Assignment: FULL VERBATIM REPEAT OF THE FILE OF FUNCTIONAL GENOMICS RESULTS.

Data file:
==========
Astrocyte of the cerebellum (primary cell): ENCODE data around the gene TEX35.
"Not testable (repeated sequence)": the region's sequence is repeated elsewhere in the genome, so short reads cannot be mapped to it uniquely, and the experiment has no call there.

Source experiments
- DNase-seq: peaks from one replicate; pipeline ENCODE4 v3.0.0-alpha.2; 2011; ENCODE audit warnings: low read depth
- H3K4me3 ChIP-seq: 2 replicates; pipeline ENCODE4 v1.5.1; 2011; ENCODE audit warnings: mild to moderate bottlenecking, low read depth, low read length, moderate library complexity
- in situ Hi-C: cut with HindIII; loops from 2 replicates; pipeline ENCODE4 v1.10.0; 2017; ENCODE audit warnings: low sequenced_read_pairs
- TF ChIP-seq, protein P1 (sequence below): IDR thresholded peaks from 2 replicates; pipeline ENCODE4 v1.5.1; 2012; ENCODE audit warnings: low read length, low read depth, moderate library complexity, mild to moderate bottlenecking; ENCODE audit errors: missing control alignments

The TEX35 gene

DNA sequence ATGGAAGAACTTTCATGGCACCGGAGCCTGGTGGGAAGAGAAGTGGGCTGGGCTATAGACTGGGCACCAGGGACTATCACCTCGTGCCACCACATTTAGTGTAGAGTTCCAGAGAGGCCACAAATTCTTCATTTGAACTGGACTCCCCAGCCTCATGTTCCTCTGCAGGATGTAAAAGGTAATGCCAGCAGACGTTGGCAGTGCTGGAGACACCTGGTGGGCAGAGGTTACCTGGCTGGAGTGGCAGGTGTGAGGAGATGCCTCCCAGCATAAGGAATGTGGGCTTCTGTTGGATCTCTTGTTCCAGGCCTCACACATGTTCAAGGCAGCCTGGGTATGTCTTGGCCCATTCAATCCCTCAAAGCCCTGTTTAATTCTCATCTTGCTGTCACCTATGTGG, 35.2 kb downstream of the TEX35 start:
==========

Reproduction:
Astrocyte of the cerebellum (primary cell): ENCODE data around the gene TEX35.
"Not testable (repeated sequence)": the region's sequence is repeated elsewhere in the genome, so short reads cannot be mapped to it uniquely, and the experiment has no call there.

Source experiments
- DNase-seq: peaks from one replicate; pipeline ENCODE4 v3.0.0-alpha.2; 2011; ENCODE audit warnings: low read depth
- H3K4me3 ChIP-seq: 2 replicates; pipeline ENCODE4 v1.5.1; 2011; ENCODE audit warnings: mild to moderate bottlenecking, low read depth, low read length, moderate library complexity
- in situ Hi-C: cut with HindIII; loops from 2 replicates; pipeline ENCODE4 v1.10.0; 2017; ENCODE audit warnings: low sequenced_read_pairs
- TF ChIP-seq, protein P1 (sequence below): IDR thresholded peaks from 2 replicates; pipeline ENCODE4 v1.5.1; 2012; ENCODE audit warnings: low read length, low read depth, moderate library complexity, mild to moderate bottlenecking; ENCODE audit errors: missing control alignments

The TEX35 gene

DNA sequence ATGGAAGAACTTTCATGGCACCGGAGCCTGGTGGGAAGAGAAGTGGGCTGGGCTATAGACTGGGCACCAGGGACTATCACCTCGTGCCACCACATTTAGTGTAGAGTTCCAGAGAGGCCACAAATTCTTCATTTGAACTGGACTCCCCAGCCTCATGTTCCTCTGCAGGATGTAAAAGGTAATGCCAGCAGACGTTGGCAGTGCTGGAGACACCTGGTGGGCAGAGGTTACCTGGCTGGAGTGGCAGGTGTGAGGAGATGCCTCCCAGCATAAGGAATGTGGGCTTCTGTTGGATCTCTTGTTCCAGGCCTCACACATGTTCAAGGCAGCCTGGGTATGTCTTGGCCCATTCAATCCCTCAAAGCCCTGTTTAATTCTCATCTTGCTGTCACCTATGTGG, 35.2 kb downstream of the TEX35 start: